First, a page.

Northworthy in Walkhampton is fell into hand .. I have to request you will… take a survey of it … there are three fields or closes called Keagles Borough… adjoining to Northworthy… These you will also Survey and report upon.

But no sooner had he become established at his new office (or house? – I do not know the exact status of his properties) than he was on the move again! As this letter, again on the subject of Tithes, indicates 

[14/1/1841] John Grossman, Surveyor &c, Gibbon St, Plymouth

The Walkhampton apportionments in several instances will require a little correction, or rather division…

A letter of the following year [30/3/1842] on an entirely different matter reveals his address at this time to have been 28 Gibbon Street.

Others, however, seem to have disappeared without trace. On 6/4/1832, one Christopher Bulley paid a £6 deposit on a lot of ash trees in Badpark Wood, the receipt of which sum is recorded in the Stewards’ Accounts. However, nearly 18 months later the felled timber had still not been collected –

[3/9/1833] Christopher Bulley, Coachmaker, Knackershole

…the Ash Timber you purchased last year in Badpark Wood … still lies in the adjoining field… unless the £1515s still due thereon… be not paid [sic] at my Office on or before Friday 13th instant, I shall immediately advertize the same Timber for Sale by Public Auction…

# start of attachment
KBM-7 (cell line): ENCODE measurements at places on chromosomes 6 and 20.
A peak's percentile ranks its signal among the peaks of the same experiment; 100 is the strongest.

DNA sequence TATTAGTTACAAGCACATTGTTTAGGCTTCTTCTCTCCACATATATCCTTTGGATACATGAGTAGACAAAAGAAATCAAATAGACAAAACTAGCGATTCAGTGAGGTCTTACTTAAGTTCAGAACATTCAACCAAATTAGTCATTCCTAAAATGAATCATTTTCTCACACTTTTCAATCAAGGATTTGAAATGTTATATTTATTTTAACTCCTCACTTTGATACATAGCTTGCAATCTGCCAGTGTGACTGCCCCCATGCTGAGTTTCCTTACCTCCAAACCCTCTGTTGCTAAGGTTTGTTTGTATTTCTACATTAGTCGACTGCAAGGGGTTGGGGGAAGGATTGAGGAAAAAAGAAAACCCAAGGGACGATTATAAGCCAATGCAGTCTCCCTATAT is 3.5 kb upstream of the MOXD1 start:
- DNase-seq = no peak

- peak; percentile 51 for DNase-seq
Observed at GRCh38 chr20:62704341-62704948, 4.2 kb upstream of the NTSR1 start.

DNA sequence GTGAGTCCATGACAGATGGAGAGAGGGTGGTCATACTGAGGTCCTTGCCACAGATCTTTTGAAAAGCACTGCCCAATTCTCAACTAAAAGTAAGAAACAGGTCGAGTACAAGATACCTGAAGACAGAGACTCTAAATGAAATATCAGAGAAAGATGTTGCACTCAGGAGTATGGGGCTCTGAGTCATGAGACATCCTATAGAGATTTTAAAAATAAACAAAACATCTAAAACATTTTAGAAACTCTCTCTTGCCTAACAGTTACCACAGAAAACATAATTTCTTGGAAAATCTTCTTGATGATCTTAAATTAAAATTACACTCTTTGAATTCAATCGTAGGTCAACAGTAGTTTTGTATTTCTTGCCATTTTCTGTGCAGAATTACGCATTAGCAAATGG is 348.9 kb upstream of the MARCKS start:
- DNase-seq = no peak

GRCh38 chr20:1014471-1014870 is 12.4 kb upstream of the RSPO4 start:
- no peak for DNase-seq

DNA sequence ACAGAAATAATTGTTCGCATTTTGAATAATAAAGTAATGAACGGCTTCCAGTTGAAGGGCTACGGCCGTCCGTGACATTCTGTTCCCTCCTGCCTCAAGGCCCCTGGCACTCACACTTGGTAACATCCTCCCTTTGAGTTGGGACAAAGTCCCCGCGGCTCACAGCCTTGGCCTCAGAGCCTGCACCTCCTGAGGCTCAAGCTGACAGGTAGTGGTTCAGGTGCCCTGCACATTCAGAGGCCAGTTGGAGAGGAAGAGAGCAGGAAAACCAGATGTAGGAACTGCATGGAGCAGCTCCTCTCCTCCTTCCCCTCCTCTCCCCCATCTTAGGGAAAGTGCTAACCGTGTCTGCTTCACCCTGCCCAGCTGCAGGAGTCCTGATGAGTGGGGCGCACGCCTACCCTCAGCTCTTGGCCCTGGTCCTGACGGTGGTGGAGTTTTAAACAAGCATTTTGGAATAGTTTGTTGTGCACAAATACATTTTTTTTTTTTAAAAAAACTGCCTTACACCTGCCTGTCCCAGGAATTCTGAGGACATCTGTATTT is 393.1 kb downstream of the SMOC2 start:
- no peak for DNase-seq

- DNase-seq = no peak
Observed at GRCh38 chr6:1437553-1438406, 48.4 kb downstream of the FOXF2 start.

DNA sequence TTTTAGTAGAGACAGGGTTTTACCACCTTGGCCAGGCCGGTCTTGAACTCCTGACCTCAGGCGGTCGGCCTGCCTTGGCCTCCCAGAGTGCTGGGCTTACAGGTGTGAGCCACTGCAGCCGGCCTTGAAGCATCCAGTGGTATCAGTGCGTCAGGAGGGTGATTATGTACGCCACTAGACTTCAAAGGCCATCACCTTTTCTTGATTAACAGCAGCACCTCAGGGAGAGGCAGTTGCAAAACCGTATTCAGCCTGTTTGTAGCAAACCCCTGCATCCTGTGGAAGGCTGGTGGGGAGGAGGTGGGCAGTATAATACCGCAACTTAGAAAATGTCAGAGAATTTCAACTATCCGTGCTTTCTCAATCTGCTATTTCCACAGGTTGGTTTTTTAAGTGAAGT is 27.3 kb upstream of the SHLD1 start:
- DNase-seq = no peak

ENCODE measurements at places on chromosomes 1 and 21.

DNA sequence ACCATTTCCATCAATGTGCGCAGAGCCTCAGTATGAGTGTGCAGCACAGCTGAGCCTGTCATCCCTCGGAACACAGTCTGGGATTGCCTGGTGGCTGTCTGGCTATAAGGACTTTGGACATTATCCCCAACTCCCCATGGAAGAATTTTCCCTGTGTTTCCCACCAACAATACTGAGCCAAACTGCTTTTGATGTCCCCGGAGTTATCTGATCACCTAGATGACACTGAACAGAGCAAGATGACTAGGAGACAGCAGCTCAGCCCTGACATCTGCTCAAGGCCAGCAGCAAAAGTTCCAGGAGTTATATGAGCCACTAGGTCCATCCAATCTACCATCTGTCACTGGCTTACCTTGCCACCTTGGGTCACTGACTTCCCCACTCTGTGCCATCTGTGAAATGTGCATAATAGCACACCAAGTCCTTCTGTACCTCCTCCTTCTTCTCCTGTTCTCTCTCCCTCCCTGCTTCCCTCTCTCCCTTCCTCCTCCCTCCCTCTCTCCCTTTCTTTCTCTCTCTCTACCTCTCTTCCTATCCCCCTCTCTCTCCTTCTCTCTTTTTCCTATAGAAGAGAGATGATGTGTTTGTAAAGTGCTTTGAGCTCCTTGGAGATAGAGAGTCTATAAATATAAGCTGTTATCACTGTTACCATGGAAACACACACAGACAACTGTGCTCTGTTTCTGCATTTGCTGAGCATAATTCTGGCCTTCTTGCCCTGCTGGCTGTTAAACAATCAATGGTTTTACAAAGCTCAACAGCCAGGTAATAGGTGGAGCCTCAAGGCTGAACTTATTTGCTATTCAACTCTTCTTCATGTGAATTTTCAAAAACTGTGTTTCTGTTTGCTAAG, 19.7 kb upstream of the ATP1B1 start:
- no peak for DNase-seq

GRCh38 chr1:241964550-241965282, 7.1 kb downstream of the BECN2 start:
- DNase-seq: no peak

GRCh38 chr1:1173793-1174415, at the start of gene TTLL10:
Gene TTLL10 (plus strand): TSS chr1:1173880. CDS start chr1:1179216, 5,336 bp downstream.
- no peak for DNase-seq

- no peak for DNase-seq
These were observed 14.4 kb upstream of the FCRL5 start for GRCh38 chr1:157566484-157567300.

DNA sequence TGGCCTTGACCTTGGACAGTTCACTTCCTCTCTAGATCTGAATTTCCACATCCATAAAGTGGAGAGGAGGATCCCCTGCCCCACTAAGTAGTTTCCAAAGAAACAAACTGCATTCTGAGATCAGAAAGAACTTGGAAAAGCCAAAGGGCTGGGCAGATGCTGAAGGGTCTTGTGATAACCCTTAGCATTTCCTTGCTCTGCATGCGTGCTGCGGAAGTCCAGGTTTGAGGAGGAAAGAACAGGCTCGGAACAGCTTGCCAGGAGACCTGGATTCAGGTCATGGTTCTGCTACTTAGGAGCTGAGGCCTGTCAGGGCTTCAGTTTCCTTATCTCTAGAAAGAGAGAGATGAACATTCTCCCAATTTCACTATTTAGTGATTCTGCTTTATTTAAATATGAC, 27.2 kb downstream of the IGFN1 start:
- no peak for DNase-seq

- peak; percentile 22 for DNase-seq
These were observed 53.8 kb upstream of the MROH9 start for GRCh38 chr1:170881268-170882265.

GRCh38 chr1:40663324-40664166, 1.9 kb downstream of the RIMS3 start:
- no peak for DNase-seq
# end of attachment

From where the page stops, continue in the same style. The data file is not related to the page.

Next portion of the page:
I found no entry in the credit columns of the
contemporary Stewards’ Accounts to suggest that Bulley
ever paid for, or collected, his timber.

Whilst some disappeared, for reasons which may now never be known, others were moving into Plymouth or its outskirts to take advantage of the trading opportunities and to expand their businesses. The Gulletts of Plympton will be known to many, the monumental masons who set up yards in various locations on the fringes of the city centre at about this period. Another who moved from the Plympton Ridgeway was millwright John Underhill. His move from those premises can be dated fairly accurately from the letter books –

[3/6/1 833] Mr Underhill, Millwright, Ridgeway 

I wish you would… ride out and examine the Water Wheel and Main Cog of the Phoenix Mill at Horrabndge, and report to me what you think is necessary to be done…

[20/9/1833] John Underhill, Millwright, Marsh Mills

… the Job at the Phoenix … Sir Ralph wishes you will act as Surveyor or Inspector of the operations and will take care that every part of the work is done as it should be.

Mentioning mills leads nicely into a consideration
of water, and the following letter – 

[28/11/1837] Mr Hicks, Water Works Office, Devonport
I beg leave to remind you of the years Rent and amount of Dilapidations due from the Devonport Water Company to Sir Ralph Lopes for the Cottage at Lowery Stent, an account of which I sent you on 6th October last.